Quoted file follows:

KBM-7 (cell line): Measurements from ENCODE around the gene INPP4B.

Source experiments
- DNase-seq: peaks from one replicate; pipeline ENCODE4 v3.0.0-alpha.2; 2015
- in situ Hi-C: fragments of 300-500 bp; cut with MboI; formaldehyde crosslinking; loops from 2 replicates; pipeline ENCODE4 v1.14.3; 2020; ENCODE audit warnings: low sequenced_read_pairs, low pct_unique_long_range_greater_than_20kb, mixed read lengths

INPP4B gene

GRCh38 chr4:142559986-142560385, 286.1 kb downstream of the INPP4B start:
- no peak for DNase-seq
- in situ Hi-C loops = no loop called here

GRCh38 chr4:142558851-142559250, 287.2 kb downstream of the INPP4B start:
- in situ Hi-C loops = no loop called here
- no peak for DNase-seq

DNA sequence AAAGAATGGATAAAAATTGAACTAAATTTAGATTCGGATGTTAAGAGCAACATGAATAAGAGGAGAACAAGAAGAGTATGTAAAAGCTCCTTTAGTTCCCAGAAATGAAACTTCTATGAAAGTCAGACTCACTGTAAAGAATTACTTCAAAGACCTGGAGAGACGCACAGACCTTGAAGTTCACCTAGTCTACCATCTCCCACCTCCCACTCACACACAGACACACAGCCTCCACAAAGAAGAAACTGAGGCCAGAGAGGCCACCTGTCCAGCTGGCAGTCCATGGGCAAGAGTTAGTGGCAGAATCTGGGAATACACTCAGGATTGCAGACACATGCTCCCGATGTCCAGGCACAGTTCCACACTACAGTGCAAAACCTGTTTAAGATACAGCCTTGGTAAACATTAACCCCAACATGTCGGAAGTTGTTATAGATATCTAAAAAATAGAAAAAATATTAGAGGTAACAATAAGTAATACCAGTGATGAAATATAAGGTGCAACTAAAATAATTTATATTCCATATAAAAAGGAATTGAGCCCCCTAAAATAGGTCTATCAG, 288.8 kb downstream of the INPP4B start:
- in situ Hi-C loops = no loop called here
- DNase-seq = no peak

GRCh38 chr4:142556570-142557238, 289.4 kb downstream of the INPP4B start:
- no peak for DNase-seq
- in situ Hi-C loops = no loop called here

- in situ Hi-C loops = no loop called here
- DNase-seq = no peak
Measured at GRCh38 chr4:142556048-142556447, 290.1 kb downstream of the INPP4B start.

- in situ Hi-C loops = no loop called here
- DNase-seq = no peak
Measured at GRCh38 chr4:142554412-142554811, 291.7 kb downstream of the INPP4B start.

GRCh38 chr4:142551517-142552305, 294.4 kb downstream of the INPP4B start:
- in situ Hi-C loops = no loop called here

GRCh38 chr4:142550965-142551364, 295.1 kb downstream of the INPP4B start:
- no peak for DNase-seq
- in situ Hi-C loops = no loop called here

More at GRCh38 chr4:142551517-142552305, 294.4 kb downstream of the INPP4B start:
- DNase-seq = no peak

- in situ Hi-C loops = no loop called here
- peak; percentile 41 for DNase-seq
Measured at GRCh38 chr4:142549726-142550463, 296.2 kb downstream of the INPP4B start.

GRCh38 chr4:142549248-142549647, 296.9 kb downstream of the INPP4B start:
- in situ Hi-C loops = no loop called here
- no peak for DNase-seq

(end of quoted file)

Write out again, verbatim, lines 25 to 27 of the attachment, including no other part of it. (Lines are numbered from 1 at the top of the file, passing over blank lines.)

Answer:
- in situ Hi-C loops = no loop called here

GRCh38 chr4:142550965-142551364, 295.1 kb downstream of the INPP4B start:
- no peak for DNase-seq